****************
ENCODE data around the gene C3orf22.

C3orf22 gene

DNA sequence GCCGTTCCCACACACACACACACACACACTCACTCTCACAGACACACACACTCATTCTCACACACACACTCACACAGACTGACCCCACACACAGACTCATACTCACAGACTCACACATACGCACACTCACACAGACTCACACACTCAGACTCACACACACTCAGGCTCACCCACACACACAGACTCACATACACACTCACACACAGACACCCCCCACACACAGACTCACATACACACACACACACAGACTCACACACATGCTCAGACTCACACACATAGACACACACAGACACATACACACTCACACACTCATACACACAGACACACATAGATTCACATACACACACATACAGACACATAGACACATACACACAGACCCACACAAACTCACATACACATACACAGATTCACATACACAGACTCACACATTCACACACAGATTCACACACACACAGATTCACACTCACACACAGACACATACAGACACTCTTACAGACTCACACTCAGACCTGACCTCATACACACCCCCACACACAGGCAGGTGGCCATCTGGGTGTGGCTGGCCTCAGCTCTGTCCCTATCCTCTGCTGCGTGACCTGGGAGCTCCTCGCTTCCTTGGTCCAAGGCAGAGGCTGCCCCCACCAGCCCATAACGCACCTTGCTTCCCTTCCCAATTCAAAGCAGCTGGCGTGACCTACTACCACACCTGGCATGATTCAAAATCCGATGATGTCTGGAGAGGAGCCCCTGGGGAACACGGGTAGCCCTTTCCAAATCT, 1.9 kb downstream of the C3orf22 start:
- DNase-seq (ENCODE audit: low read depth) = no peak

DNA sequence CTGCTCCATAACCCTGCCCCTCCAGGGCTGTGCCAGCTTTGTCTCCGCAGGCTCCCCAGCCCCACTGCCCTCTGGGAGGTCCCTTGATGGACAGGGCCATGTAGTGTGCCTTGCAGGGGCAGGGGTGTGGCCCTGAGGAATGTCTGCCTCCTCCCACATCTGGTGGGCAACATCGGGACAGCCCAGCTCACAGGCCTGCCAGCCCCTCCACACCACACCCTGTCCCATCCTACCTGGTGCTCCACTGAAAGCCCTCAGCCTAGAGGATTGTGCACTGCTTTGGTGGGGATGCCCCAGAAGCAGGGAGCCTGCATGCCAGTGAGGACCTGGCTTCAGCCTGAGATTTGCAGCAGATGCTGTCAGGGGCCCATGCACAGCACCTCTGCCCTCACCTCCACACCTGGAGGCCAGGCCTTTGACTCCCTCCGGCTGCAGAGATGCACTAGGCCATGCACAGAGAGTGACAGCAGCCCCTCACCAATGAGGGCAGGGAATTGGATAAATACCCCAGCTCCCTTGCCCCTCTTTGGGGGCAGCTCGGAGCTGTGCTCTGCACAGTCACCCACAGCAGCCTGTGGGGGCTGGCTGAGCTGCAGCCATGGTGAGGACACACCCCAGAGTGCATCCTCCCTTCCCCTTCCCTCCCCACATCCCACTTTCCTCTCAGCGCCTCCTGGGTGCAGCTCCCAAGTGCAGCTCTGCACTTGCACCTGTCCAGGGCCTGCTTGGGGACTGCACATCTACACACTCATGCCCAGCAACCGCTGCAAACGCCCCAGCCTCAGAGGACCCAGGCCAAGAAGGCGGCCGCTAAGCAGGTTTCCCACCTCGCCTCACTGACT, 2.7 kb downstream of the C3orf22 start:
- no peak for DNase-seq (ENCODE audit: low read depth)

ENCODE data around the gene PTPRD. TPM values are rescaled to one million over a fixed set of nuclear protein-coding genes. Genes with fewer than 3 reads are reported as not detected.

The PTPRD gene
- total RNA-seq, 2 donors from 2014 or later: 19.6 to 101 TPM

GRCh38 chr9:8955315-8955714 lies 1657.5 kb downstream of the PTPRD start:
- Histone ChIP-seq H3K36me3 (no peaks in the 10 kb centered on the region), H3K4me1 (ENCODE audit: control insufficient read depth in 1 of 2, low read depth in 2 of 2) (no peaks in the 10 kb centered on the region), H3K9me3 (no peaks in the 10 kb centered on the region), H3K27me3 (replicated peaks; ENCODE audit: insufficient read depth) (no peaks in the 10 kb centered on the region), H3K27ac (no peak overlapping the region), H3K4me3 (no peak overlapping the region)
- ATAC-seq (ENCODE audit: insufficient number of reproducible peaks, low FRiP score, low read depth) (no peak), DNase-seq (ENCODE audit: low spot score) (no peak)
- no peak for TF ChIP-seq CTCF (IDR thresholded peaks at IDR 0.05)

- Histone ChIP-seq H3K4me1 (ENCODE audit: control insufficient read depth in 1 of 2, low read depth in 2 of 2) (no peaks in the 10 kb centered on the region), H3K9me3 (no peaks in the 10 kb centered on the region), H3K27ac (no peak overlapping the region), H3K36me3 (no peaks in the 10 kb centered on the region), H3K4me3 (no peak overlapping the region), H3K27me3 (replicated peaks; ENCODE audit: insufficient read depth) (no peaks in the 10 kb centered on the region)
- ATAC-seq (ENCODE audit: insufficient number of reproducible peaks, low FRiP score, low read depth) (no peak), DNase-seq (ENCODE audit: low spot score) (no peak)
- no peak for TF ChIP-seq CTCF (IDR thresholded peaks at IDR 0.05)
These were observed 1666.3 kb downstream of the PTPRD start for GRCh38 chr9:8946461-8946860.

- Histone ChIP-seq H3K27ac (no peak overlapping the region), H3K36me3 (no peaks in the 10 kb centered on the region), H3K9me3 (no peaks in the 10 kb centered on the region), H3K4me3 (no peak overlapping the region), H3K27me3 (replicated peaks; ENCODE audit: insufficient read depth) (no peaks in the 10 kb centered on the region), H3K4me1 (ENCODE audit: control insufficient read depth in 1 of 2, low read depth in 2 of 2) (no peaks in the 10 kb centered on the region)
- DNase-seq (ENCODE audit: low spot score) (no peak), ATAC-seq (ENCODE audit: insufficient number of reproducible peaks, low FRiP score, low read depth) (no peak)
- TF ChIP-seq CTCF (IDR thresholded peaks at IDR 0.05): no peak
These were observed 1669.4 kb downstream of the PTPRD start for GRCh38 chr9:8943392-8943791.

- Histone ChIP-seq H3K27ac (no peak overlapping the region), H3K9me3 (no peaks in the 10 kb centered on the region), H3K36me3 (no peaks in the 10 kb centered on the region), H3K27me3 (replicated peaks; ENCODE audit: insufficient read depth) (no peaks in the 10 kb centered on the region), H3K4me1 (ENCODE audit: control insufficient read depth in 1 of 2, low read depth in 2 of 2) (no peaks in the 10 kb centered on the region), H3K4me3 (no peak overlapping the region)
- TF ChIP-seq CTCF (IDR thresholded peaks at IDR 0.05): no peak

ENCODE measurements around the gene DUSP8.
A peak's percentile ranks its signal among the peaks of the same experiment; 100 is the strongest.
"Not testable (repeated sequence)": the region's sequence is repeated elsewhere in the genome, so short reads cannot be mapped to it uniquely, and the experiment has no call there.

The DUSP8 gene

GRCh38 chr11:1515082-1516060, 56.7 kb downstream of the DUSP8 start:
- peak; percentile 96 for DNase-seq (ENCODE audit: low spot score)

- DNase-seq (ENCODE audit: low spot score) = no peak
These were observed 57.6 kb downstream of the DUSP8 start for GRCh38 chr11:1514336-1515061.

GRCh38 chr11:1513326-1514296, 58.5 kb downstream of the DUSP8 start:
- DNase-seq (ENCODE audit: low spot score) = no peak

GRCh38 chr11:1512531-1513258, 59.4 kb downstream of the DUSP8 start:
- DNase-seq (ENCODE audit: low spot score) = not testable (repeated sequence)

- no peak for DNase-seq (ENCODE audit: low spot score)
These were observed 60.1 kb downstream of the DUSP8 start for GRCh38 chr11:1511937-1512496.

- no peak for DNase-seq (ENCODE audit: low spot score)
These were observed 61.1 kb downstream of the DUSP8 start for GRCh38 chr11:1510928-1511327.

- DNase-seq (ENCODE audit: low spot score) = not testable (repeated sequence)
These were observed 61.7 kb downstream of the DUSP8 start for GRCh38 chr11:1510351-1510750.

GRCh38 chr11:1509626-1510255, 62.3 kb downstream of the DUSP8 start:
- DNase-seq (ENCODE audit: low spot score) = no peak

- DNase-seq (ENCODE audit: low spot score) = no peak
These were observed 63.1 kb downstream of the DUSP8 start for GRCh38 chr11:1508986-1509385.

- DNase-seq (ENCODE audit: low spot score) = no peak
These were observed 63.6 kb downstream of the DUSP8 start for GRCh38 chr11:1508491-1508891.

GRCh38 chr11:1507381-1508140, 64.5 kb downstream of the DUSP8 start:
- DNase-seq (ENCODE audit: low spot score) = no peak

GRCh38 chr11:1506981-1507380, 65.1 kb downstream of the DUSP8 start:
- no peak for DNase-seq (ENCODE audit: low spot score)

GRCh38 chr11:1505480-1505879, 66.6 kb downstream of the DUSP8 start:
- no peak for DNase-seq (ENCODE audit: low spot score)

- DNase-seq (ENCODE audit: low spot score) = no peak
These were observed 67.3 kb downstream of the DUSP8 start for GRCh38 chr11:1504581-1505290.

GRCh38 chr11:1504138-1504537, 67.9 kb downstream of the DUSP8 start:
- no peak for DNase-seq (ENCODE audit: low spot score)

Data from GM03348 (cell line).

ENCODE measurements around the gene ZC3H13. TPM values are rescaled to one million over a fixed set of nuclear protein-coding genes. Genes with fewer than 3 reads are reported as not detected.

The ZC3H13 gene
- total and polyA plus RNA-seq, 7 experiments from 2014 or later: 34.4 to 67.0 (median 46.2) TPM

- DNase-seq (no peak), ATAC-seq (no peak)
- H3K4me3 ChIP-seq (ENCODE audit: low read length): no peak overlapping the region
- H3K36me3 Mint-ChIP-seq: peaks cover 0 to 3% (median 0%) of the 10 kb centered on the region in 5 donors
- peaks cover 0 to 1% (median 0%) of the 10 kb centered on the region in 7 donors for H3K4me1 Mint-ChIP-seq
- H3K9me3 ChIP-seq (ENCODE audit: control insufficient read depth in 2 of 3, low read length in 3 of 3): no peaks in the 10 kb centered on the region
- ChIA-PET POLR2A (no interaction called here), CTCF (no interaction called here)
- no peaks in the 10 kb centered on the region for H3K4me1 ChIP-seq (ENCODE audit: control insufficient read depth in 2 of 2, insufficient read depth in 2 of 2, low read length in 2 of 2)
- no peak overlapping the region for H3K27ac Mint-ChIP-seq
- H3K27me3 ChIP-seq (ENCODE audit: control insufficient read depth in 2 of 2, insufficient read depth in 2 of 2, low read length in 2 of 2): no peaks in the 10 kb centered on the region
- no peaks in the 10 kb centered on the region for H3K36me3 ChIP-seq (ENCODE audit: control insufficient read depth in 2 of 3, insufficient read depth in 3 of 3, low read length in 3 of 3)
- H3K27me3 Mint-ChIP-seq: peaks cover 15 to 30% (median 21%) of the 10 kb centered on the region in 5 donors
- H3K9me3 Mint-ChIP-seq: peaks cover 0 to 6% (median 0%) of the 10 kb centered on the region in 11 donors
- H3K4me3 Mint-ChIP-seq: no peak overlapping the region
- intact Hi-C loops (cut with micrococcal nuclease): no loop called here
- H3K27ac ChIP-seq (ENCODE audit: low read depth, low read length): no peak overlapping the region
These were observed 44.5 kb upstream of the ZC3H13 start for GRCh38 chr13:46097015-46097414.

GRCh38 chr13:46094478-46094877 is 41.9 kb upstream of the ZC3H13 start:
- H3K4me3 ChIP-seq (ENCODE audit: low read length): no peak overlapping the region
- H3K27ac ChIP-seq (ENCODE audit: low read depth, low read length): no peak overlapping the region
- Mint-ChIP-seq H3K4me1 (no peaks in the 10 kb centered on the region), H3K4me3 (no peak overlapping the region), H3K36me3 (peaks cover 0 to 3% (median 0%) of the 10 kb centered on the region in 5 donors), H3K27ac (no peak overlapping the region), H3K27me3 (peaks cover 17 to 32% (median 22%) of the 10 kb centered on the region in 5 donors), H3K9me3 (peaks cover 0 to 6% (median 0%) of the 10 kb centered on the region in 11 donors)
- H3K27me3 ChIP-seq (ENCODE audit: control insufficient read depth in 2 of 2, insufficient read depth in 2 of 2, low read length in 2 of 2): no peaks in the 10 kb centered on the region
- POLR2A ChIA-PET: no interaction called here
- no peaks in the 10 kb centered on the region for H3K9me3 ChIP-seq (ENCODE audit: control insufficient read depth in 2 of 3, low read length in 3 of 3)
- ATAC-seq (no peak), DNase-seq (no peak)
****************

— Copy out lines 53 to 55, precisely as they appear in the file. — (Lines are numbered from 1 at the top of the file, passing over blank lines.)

- no peak for DNase-seq (ENCODE audit: low spot score)

- DNase-seq (ENCODE audit: low spot score) = no peak
These were observed 67.3 kb downstream of the DUSP8 start for GRCh38 chr11:1504581-1505290.